By Mike Keerma
A strong U.S. jobs report on Friday helped rally U.S. stock indices towards
the end of a week that was dominated by choppy trading. However, while the
Dow Jones Industrial Average closed at a record high 22,092.81 on Friday,
the broader blue-chip benchmark
S&P 500 Composite Index eked out an advance of just 0.2% on the week, while the
Nasdaq Composite Index closed with a hairline retreat of -0.4% from last Friday’s close. Toronto’s
S&P/TSX Composite Index gained 0.9% on the week, driven mainly by climbing energy shares and the
halo effect of sizable U.S. creation.
Gold slipped -0.3% and
WTI crude oil edged down -0.6% on the week, having negligible effect on S&P/TSX
performance last week.
U.S. non-farm jobs grew by 209,000 in July, continuing a strong
job-creation trend seen through most of this year. The unemployment rate
stood at 4.3%, while average hourly earnings growth remained at a 2.5%
annualized pace. Market observers believe the latest data on job creation,
inflation, and unemployment continue to support the Federal Reserve Board’s
plans to begin normalizing its balance sheet in September, with the
possibility of another rate hike in December.
The pace of Canadian job gains softened in July, with 19,400 jobs, down
from the 45,000 in June and 54,000 in May. However, the unemployment rate
notched down to 6.3% from 6.5% in June, suggesting some tightening in the
In business news, iPhone maker
Apple Inc. (NASDAQ: AAPL) posted fiscal third-quarter earnings of US$8.72 billion (US$1.67 per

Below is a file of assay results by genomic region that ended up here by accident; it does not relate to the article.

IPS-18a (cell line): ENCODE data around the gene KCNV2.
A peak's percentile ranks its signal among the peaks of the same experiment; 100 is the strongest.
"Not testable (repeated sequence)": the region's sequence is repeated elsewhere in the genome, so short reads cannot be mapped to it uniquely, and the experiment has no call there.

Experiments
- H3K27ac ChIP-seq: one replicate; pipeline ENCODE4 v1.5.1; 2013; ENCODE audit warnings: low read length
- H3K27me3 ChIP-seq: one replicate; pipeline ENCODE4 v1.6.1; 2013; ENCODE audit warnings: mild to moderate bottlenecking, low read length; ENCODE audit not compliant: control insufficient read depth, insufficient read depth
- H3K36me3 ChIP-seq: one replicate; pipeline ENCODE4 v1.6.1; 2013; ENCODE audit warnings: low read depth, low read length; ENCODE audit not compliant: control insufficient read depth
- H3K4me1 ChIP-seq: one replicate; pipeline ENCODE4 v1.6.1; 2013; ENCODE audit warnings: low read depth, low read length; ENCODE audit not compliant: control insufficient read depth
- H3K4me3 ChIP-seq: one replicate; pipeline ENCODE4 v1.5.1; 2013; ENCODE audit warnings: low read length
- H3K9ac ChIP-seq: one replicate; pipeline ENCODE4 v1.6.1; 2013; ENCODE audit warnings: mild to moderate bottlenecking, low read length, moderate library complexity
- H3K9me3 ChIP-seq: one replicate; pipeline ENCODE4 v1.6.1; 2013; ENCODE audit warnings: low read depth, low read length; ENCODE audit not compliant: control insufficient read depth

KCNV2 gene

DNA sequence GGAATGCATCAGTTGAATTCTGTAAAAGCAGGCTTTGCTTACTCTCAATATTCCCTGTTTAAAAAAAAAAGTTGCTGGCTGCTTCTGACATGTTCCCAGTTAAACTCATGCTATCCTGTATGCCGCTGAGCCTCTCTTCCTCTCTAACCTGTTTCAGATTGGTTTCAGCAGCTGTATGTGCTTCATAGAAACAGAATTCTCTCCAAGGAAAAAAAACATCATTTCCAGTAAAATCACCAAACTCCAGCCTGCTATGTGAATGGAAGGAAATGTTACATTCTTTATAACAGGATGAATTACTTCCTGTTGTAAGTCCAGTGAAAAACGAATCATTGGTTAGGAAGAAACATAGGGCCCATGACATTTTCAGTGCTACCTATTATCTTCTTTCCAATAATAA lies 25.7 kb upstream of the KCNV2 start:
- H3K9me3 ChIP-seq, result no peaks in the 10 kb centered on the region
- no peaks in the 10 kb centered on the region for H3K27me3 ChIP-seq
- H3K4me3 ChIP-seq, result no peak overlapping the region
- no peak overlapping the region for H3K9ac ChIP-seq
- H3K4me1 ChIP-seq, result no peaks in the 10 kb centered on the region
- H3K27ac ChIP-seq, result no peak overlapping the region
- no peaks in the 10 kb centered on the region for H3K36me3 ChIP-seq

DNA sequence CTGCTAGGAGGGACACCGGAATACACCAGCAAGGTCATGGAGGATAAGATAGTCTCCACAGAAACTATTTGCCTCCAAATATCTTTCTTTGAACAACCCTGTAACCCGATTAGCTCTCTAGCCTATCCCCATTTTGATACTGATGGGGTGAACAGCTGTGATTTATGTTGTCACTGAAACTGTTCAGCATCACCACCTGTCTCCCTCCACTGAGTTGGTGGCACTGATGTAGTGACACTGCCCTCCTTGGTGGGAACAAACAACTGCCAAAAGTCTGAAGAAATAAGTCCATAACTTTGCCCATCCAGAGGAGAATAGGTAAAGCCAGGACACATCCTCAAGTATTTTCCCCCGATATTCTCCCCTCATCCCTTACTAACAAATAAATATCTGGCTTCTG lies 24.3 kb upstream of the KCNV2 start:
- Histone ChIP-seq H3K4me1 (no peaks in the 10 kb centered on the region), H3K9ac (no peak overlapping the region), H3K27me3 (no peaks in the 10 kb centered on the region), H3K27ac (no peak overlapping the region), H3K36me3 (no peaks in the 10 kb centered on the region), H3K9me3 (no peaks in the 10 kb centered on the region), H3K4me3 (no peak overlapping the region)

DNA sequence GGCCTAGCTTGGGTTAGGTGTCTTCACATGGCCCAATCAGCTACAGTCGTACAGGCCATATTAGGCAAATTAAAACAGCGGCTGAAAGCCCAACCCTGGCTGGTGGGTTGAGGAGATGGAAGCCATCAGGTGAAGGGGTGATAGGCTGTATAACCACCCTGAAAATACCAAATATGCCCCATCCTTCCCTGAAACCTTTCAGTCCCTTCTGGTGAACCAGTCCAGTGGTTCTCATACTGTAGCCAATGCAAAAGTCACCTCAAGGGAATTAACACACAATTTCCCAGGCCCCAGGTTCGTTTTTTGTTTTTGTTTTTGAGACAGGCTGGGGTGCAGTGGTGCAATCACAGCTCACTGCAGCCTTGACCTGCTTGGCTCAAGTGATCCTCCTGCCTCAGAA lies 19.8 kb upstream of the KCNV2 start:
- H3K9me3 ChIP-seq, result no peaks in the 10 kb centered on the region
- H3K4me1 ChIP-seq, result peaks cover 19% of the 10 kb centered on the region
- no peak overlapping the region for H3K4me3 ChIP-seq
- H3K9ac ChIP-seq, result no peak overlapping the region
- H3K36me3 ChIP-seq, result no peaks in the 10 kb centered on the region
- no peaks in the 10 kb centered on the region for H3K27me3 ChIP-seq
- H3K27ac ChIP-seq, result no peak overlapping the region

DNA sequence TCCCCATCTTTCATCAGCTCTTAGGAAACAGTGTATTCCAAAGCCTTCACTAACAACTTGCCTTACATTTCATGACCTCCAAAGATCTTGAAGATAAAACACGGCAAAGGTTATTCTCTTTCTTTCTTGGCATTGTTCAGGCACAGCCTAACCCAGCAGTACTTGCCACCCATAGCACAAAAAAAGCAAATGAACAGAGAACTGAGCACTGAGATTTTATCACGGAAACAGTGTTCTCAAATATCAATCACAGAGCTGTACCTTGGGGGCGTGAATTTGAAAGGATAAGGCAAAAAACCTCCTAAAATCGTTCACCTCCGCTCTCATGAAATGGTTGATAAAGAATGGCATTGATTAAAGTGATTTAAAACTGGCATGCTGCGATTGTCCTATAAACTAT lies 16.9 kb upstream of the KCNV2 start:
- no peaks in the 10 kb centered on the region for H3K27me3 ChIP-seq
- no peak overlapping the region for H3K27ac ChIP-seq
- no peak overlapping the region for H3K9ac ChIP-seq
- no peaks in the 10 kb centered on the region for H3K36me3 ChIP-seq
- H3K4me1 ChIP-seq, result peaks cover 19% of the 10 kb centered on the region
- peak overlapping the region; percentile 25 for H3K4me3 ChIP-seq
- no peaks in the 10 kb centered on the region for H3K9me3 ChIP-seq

share), compared with US$7.8 billion (US$1.42 per share) for the same
period a year ago. The company’s share price rose to record high of
US$159.75 earlier in the week on optimism about sales of Apple’s
forthcoming release of its upgraded iPhone 8, which most observers expect
in September. The company’s market capitalization rose to over US$803
billion, putting it on pace to become the first company with a market cap
of US$1 trillion within the next year if its share price continues to climb
In Canada, telco
BCE Inc. (TSX: BCE) reported net earnings for its fiscal second quarter of $811 million ($0.84
per share) compared with $830 million ($0.89) in the same period a year ago
period. Bell said it lost 13,000 cable TV subscribers, while gaining an
additional 1,000 Internet subscribers and adding 89,000 post-paid wireless
subscribers in the quarter. It also launched its Alt TV streaming service
for cable cord-cutters, but CEO George Cope said in a conference call that
this has not had any impact on financial results so far.
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